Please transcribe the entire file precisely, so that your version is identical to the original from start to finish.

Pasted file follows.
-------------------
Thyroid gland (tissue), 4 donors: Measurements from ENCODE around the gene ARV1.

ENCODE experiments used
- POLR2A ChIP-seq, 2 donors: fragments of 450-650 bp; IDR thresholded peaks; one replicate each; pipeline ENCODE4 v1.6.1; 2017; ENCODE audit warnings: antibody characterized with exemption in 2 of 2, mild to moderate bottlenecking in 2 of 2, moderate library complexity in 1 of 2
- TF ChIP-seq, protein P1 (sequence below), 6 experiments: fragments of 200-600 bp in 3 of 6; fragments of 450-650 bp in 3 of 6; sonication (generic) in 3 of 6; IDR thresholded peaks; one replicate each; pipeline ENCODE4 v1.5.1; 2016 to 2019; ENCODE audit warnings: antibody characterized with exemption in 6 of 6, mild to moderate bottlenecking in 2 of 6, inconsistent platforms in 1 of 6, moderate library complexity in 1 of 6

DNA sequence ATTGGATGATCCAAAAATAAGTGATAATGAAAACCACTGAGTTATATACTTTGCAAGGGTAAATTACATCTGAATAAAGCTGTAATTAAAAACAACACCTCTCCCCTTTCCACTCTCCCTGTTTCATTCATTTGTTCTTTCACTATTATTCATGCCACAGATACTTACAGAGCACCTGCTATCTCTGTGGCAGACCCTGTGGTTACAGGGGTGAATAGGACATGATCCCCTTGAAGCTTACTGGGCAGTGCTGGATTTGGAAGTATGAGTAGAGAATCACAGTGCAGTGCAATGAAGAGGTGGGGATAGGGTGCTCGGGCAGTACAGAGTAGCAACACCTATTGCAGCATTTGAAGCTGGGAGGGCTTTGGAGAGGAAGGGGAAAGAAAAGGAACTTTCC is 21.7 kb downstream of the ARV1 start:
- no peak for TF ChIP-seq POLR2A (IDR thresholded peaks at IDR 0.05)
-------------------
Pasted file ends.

Thyroid gland (tissue), 4 donors: Measurements from ENCODE around the gene ARV1.

ENCODE experiments used
- POLR2A ChIP-seq, 2 donors: fragments of 450-650 bp; IDR thresholded peaks; one replicate each; pipeline ENCODE4 v1.6.1; 2017; ENCODE audit warnings: antibody characterized with exemption in 2 of 2, mild to moderate bottlenecking in 2 of 2, moderate library complexity in 1 of 2
- TF ChIP-seq, protein P1 (sequence below), 6 experiments: fragments of 200-600 bp in 3 of 6; fragments of 450-650 bp in 3 of 6; sonication (generic) in 3 of 6; IDR thresholded peaks; one replicate each; pipeline ENCODE4 v1.5.1; 2016 to 2019; ENCODE audit warnings: antibody characterized with exemption in 6 of 6, mild to moderate bottlenecking in 2 of 6, inconsistent platforms in 1 of 6, moderate library complexity in 1 of 6

DNA sequence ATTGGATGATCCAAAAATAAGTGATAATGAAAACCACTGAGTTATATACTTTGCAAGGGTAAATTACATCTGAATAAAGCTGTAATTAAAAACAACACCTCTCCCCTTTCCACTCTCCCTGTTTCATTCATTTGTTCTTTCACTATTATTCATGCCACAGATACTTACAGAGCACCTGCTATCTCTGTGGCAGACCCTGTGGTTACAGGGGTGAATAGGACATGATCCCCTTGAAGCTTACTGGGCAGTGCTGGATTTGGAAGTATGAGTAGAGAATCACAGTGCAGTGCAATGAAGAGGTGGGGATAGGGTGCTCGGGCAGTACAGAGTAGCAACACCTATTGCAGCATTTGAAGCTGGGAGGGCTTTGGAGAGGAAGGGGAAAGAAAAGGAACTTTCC is 21.7 kb downstream of the ARV1 start:
- no peak for TF ChIP-seq POLR2A (IDR thresholded peaks at IDR 0.05)